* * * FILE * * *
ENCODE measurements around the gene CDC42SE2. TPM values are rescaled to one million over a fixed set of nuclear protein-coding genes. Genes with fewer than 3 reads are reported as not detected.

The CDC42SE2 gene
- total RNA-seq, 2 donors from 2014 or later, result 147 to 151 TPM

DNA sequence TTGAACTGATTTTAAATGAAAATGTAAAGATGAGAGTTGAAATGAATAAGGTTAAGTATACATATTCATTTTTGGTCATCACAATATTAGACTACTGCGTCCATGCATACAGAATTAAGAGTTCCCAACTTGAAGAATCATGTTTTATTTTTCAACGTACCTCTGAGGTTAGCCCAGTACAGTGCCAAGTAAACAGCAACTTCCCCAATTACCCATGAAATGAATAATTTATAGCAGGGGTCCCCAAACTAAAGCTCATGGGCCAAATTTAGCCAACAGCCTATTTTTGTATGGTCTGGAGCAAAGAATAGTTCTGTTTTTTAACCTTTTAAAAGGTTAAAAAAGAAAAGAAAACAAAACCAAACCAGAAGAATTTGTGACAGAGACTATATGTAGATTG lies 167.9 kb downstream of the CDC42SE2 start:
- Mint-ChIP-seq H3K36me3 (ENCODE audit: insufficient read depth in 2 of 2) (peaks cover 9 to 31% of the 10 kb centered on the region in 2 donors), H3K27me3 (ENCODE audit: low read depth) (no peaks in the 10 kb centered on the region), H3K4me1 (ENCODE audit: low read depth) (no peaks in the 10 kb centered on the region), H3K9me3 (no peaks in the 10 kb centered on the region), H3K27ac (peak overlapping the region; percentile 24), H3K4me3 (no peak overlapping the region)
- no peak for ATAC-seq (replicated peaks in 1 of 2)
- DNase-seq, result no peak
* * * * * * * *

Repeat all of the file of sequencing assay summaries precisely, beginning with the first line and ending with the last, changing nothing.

ENCODE measurements around the gene CDC42SE2. TPM values are rescaled to one million over a fixed set of nuclear protein-coding genes. Genes with fewer than 3 reads are reported as not detected.

The CDC42SE2 gene
- total RNA-seq, 2 donors from 2014 or later, result 147 to 151 TPM

DNA sequence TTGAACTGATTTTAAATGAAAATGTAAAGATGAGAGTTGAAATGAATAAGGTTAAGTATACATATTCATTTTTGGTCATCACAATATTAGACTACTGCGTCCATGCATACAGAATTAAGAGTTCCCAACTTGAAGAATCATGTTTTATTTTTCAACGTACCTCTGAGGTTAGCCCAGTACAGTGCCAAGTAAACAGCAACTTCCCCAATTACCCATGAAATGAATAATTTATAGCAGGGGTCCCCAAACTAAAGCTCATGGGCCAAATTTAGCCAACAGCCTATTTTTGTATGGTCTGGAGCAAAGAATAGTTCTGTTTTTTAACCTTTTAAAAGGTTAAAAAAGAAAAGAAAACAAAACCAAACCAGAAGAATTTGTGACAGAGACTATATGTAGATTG lies 167.9 kb downstream of the CDC42SE2 start:
- Mint-ChIP-seq H3K36me3 (ENCODE audit: insufficient read depth in 2 of 2) (peaks cover 9 to 31% of the 10 kb centered on the region in 2 donors), H3K27me3 (ENCODE audit: low read depth) (no peaks in the 10 kb centered on the region), H3K4me1 (ENCODE audit: low read depth) (no peaks in the 10 kb centered on the region), H3K9me3 (no peaks in the 10 kb centered on the region), H3K27ac (peak overlapping the region; percentile 24), H3K4me3 (no peak overlapping the region)
- no peak for ATAC-seq (replicated peaks in 1 of 2)
- DNase-seq, result no peak